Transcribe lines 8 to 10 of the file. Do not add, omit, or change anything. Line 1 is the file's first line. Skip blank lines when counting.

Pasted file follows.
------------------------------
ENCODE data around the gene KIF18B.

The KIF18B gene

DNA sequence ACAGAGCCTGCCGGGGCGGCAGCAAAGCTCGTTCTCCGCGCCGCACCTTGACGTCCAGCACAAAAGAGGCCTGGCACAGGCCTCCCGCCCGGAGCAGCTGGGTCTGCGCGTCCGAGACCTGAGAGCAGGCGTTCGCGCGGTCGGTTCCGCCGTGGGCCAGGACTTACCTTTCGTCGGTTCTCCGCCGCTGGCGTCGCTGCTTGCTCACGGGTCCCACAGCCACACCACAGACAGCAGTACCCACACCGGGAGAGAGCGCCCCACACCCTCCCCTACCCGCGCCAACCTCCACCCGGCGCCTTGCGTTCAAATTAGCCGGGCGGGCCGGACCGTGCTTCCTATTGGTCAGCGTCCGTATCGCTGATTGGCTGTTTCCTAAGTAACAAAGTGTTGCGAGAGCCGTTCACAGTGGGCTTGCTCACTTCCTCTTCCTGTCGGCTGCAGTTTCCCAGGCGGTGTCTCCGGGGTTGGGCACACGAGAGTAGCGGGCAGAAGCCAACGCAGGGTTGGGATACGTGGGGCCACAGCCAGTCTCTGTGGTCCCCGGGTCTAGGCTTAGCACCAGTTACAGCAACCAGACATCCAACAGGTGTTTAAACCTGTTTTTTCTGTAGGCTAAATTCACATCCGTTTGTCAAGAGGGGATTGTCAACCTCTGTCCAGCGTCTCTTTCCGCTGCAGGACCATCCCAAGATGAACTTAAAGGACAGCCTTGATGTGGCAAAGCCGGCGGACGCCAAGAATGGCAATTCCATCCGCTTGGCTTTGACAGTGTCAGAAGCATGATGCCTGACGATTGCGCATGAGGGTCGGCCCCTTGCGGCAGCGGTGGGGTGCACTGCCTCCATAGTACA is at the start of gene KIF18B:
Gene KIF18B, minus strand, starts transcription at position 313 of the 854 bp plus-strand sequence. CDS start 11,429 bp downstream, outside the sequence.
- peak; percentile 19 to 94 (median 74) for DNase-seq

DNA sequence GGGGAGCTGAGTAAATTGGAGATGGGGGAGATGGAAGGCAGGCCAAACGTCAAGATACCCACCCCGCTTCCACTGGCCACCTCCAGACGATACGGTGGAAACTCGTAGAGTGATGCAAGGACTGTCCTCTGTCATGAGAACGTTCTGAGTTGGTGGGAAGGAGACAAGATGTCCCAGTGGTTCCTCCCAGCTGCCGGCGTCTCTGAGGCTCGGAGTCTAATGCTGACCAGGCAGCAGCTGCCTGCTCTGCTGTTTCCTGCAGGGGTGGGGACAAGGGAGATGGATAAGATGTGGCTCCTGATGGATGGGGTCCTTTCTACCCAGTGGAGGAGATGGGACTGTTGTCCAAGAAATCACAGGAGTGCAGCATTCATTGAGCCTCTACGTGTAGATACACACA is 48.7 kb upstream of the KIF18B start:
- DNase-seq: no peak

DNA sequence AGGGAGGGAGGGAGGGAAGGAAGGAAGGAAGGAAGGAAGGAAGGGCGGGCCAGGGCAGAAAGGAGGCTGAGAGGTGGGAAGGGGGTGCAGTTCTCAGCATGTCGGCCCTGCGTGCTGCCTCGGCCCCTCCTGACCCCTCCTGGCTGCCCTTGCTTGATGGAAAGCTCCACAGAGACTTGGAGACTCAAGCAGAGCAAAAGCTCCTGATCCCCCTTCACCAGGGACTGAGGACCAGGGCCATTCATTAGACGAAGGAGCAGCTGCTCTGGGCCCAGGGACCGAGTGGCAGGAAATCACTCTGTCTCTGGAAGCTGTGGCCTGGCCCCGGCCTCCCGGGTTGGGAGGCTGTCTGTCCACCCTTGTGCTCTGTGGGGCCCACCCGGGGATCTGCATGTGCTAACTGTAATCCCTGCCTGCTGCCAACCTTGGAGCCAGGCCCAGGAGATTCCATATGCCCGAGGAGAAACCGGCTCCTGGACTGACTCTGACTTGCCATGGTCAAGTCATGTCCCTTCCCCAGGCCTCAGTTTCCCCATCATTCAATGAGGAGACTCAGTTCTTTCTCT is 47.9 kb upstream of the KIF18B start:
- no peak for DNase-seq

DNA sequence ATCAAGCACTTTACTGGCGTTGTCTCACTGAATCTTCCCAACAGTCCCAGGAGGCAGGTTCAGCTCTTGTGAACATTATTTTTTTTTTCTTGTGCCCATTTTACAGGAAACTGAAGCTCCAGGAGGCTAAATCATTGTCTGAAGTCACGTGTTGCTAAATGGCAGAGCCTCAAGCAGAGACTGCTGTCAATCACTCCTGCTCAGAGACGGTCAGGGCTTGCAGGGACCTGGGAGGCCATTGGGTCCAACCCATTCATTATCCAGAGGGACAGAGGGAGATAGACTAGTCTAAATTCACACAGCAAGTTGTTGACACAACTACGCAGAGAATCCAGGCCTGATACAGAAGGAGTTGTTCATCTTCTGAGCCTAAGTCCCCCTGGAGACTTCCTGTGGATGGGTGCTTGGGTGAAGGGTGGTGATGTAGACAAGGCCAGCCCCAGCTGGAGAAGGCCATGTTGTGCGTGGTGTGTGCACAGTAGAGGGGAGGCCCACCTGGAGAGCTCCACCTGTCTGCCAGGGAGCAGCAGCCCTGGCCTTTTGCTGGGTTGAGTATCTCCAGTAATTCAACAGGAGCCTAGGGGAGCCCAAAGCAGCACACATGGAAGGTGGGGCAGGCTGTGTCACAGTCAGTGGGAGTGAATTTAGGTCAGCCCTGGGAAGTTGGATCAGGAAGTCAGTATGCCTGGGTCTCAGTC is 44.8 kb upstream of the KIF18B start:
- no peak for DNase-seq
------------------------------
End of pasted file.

DNA sequence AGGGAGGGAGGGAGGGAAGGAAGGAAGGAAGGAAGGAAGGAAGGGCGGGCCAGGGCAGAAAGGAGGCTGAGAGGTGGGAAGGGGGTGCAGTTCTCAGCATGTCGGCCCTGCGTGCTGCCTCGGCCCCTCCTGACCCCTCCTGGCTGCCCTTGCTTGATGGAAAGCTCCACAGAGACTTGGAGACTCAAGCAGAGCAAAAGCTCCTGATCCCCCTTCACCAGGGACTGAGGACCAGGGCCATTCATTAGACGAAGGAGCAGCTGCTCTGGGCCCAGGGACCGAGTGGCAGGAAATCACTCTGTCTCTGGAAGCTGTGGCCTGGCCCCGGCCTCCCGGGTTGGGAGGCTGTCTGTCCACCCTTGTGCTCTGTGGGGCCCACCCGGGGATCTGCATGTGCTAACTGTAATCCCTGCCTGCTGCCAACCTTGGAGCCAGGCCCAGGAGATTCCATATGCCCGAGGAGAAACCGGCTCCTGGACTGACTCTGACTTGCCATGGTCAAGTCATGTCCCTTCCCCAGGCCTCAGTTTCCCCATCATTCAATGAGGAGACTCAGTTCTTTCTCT is 47.9 kb upstream of the KIF18B start:
- no peak for DNase-seq

DNA sequence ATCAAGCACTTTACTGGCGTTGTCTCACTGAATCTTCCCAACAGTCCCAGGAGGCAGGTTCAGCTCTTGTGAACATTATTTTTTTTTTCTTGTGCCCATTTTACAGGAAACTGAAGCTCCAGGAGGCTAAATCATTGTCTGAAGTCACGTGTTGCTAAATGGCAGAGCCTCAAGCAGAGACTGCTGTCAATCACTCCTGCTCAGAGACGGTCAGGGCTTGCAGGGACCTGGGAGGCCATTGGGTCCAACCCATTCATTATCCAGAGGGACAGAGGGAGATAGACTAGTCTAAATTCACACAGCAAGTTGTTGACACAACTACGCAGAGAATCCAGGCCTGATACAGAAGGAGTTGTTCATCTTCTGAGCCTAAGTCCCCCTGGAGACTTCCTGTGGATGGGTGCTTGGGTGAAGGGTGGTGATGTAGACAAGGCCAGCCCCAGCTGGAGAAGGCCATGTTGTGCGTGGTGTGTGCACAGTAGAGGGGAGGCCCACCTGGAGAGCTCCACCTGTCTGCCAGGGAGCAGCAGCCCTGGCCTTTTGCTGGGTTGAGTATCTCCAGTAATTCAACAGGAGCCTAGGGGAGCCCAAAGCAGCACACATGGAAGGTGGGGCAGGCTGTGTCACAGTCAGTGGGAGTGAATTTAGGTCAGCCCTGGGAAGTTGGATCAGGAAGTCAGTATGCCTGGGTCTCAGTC is 44.8 kb upstream of the KIF18B start: